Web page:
One of my group participants who has been a long-term addict and who has lived a life dictated by compulsions stated, “If I can make these (bodily) changes happen, why would I not be able to make changes happen in other areas of my life?”  A bulimic compulsive runner described gaining enough self-awareness during her brutal daily 10 mile run to begin to experience how her feet feel as they hit the pavement, how she breathes when she runs, how she feels about enduring the pain of her daily routine. This woman was ultimately able to see that she, not than her disease, has control of deciding if, when, how far, and how long she will run. Feeling increasingly empowered in her ability to make choices, this young woman not only chose to stop purging and to minimize her exercise, but to return to graduate school and undergo a career change. Another member of my combined treatment groups discovered a shift in her thought processes following a movement lesson that essentially reorganized her nervous system along with her body; where she initially viewed herself as sick, and her behaviors and attitudes as abusive and excessive, she was now capable of reframing her behaviors to match a new vision of herself as an “athlete” needing food, responsible self care, and balance in her daily lifestyle to support optimal athletic function.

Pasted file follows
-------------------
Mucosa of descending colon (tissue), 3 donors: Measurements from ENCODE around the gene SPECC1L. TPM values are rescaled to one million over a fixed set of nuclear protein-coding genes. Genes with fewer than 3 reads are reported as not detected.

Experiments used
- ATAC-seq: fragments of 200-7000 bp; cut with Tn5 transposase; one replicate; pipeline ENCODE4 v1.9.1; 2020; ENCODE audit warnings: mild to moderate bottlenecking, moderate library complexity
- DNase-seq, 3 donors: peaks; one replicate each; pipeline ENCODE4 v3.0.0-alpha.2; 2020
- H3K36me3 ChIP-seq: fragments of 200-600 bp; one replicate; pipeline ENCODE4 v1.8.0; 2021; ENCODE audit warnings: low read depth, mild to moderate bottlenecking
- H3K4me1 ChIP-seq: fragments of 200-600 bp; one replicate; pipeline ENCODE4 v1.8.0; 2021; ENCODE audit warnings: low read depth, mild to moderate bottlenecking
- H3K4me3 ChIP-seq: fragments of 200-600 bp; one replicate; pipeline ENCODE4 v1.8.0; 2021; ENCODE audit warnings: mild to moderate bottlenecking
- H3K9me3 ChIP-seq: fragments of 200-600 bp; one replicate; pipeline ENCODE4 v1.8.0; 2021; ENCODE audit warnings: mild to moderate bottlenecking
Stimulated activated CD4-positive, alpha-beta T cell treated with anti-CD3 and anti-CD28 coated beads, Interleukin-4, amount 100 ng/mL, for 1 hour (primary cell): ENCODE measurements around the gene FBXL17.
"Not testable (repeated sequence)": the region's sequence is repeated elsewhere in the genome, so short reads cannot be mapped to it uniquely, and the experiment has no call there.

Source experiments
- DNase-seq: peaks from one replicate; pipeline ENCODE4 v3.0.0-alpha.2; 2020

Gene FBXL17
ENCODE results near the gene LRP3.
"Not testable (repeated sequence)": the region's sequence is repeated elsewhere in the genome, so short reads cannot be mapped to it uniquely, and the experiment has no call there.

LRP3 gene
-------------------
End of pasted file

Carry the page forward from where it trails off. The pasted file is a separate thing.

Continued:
A bulimic woman, sick for 15 years, reported that she retains the positive effects of the Feldenkrais Method for fully five days following group sessions; as the feelings of self-control and well-being begin to dissipate, she finds herself looking forward to recreating the sense of emotional and physical well-being she experienced through the weekly meetings.  Here again, we see an interesting parallel to the work of psychotherapy, where, within the context of the normal emotional, physiological, chemical and hormonal ups and downs of daily living, people seek to create, and then re-create, mood stability and a sense of emotional well-being as it is perpetually lost. In still another parallel to psychotherapy, the Feldenkrais Method provides the opportunity, environment and permission people require to seek out and discover, by and for themselves, different and better ways to behave and feel in the context of daily life.



Abigail Natenshon

North American Copyright

Eating Disorder Group Therapy/Awareness through Movement © Groups

Eating disorder group therapy is available to individuals seeking the integrative, experiential mind/body work of Anat Baniel Method© / Feldenkrais Method©. This form of somatic education, when used as adjunct treatment in combination with more traditional approaches, by providing integrative movement with attention, enables autonomous shifting out of old habits and into useful new ones. It facilitates learning “from the inside out;” enhancing sensory-awareness and re-integrating neurological function that goes far to re-create a core sense of self. (Read Abbie’s article, The Feldenkrais Method © and Anat Baniel Method © in the Treatment of Eating Disorders, published in the Feldenkrais Educational Foundation of North America SenseAbility Newsletter,Spring 2011, pages 8-9.